The Effects of Hypoxia on Zooplankton Communities in Lakes and Reservoirs

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Virginia Tech


Global change is altering the community composition, variability, and behavior of organisms in a diverse suite of ecosystems. Because of climate change and eutrophication, freshwater lakes and reservoirs are experiencing an increase in low dissolved oxygen concentrations (hypoxia) in their bottom waters (hypolimnion), which can disrupt ecological communities. Zooplankton, important aquatic organisms for regulating water quality and food webs, are one group of organisms affected by hypoxia since zooplankton need oxygen to respire.

My research shows that hypoxia may disrupt zooplankton behavior and increase the variability of zooplankton communities. Zooplankton ubiquitously exhibit diel vertical migration, where the majority of the population resides in the hypolimnion during the daytime to escape predation from fish and damage from ultraviolet radiation. At night, many zooplankton ascend to the surface waters to feed on phytoplankton, when there is decreased risk of predation and radiation.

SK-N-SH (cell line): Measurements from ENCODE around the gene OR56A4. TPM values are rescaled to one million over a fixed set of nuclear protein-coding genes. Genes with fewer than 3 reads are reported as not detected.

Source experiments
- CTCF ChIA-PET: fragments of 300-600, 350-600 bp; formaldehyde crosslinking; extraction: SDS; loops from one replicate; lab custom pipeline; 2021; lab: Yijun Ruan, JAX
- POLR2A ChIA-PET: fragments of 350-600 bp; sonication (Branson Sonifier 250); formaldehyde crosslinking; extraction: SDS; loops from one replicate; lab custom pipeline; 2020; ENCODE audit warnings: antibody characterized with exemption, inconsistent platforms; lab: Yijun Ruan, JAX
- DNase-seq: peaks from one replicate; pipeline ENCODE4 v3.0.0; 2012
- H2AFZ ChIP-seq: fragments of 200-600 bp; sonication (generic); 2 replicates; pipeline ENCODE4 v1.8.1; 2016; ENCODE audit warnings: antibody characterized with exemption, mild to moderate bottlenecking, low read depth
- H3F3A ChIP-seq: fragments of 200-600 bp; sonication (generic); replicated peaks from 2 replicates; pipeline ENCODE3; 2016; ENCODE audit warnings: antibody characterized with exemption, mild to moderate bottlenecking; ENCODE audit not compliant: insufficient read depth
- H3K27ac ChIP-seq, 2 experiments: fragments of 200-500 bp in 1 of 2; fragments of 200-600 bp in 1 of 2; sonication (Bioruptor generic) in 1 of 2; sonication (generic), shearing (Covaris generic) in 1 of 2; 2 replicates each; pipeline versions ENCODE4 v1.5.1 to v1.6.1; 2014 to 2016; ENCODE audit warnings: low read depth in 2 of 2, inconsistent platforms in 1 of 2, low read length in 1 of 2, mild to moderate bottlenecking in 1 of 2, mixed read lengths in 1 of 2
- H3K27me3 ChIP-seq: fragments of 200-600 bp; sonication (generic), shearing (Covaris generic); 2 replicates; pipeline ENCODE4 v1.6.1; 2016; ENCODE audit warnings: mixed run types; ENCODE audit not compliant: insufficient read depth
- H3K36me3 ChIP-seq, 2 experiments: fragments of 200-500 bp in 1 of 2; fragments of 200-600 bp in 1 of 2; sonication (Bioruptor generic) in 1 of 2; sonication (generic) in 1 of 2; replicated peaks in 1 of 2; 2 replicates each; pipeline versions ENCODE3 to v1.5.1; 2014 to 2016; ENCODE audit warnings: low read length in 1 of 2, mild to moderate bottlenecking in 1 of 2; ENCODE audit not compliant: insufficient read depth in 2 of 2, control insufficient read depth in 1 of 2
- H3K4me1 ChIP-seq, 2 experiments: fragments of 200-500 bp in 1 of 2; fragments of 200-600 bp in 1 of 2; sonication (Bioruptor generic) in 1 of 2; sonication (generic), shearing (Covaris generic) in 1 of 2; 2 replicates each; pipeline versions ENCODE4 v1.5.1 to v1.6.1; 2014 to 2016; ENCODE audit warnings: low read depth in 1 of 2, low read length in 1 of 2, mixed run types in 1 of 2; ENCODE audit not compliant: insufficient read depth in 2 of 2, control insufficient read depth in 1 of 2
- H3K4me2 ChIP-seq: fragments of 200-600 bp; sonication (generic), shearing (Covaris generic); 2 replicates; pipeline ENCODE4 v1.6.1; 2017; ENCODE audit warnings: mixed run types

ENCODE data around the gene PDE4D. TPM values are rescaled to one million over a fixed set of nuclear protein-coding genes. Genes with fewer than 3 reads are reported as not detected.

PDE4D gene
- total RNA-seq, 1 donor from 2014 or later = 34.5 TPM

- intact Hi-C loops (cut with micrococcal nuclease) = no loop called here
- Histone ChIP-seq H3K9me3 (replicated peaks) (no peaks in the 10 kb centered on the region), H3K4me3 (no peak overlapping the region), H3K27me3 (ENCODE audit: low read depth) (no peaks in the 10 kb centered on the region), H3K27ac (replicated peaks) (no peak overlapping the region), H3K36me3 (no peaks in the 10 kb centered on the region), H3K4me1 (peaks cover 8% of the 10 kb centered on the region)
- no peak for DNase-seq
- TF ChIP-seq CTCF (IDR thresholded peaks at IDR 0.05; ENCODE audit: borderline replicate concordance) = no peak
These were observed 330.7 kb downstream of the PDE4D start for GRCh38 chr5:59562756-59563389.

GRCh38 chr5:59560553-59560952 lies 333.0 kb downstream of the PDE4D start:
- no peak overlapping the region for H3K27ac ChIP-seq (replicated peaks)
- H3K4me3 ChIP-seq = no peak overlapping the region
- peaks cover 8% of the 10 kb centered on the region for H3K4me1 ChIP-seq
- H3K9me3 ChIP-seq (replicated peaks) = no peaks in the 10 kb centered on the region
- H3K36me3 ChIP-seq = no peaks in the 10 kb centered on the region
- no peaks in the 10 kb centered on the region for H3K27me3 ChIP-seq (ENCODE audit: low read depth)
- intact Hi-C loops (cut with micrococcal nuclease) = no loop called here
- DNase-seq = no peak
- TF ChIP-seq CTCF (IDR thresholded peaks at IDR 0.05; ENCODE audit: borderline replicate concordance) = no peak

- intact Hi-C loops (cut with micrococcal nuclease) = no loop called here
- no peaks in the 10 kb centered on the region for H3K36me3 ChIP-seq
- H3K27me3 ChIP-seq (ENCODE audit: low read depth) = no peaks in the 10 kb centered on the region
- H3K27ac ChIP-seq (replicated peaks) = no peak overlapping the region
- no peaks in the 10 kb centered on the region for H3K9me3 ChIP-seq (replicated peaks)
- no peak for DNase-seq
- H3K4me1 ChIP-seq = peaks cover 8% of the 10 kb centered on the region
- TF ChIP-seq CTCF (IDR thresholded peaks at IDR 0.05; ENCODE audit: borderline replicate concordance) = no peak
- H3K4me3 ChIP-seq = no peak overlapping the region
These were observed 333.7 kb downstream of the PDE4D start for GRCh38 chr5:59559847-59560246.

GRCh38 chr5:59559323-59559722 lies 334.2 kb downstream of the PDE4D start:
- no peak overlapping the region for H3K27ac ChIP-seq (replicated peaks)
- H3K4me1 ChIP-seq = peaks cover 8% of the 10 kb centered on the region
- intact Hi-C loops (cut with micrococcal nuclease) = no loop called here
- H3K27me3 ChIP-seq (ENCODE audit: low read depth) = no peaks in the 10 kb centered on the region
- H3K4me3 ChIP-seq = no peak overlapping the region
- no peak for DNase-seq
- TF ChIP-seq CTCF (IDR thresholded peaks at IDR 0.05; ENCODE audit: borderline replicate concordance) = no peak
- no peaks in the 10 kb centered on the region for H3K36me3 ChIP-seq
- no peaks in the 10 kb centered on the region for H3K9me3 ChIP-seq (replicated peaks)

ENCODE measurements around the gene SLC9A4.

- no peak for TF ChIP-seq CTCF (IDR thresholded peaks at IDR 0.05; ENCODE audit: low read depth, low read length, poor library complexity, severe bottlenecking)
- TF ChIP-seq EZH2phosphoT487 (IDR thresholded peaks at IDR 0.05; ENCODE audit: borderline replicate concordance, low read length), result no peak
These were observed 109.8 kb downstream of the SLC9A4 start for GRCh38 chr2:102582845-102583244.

My results from intensive 24-hour sampling campaigns suggest that hypolimnetic hypoxia may alter zooplankton migration, biomass, and behavior, which may in turn exacerbate water quality degradation due to the critical role zooplankton play in freshwater ecosystems. In addition, field surveys in four reservoirs over three years revealed that hypoxia may increase the variability of zooplankton communities compared to oxic conditions. Consequently, as lakes and reservoirs experience increased extent and duration of hypoxia in the future, it is critical to understand how more variable zooplankton communities alter freshwater ecosystem functioning.



climate change, community ecology, eutrophication, global change, plankton ecology, Water quality